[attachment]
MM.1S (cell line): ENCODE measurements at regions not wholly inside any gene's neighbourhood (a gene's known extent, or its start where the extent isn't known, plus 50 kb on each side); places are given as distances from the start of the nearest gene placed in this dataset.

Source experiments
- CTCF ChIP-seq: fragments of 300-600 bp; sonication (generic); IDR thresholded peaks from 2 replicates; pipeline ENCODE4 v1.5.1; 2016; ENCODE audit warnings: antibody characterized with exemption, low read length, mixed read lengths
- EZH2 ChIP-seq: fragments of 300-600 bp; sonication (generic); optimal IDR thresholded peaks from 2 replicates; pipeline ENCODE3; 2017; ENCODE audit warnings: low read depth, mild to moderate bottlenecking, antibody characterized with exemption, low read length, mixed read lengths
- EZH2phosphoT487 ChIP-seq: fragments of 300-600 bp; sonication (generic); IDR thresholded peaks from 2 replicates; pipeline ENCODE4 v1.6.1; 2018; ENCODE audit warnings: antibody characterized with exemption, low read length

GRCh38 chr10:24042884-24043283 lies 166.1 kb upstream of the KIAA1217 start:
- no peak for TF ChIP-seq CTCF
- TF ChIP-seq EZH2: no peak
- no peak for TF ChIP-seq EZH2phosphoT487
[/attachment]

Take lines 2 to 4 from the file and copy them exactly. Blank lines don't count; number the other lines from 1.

Source experiments
- CTCF ChIP-seq: fragments of 300-600 bp; sonication (generic); IDR thresholded peaks from 2 replicates; pipeline ENCODE4 v1.5.1; 2016; ENCODE audit warnings: antibody characterized with exemption, low read length, mixed read lengths
- EZH2 ChIP-seq: fragments of 300-600 bp; sonication (generic); optimal IDR thresholded peaks from 2 replicates; pipeline ENCODE3; 2017; ENCODE audit warnings: low read depth, mild to moderate bottlenecking, antibody characterized with exemption, low read length, mixed read lengths